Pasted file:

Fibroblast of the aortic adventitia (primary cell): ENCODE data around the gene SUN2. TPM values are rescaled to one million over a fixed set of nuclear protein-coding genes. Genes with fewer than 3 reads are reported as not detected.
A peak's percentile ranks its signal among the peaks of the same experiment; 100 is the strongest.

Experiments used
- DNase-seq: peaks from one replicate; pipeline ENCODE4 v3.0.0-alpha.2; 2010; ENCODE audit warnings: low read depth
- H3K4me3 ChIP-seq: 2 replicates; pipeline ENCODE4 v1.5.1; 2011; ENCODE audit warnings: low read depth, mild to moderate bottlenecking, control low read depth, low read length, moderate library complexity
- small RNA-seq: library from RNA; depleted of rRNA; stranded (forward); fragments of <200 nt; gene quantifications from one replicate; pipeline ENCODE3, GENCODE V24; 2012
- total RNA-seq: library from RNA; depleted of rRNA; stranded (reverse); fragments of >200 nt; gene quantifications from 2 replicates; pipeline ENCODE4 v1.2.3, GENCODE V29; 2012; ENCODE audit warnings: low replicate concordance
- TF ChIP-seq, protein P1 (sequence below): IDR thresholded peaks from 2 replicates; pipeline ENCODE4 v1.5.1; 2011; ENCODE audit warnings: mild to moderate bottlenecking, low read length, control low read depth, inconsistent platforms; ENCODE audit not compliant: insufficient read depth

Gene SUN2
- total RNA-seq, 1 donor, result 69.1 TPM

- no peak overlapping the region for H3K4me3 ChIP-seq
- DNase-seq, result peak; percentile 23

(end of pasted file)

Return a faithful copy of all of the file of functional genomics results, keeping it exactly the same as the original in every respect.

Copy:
Fibroblast of the aortic adventitia (primary cell): ENCODE data around the gene SUN2. TPM values are rescaled to one million over a fixed set of nuclear protein-coding genes. Genes with fewer than 3 reads are reported as not detected.
A peak's percentile ranks its signal among the peaks of the same experiment; 100 is the strongest.

Experiments used
- DNase-seq: peaks from one replicate; pipeline ENCODE4 v3.0.0-alpha.2; 2010; ENCODE audit warnings: low read depth
- H3K4me3 ChIP-seq: 2 replicates; pipeline ENCODE4 v1.5.1; 2011; ENCODE audit warnings: low read depth, mild to moderate bottlenecking, control low read depth, low read length, moderate library complexity
- small RNA-seq: library from RNA; depleted of rRNA; stranded (forward); fragments of <200 nt; gene quantifications from one replicate; pipeline ENCODE3, GENCODE V24; 2012
- total RNA-seq: library from RNA; depleted of rRNA; stranded (reverse); fragments of >200 nt; gene quantifications from 2 replicates; pipeline ENCODE4 v1.2.3, GENCODE V29; 2012; ENCODE audit warnings: low replicate concordance
- TF ChIP-seq, protein P1 (sequence below): IDR thresholded peaks from 2 replicates; pipeline ENCODE4 v1.5.1; 2011; ENCODE audit warnings: mild to moderate bottlenecking, low read length, control low read depth, inconsistent platforms; ENCODE audit not compliant: insufficient read depth

Gene SUN2
- total RNA-seq, 1 donor, result 69.1 TPM

- no peak overlapping the region for H3K4me3 ChIP-seq
- DNase-seq, result peak; percentile 23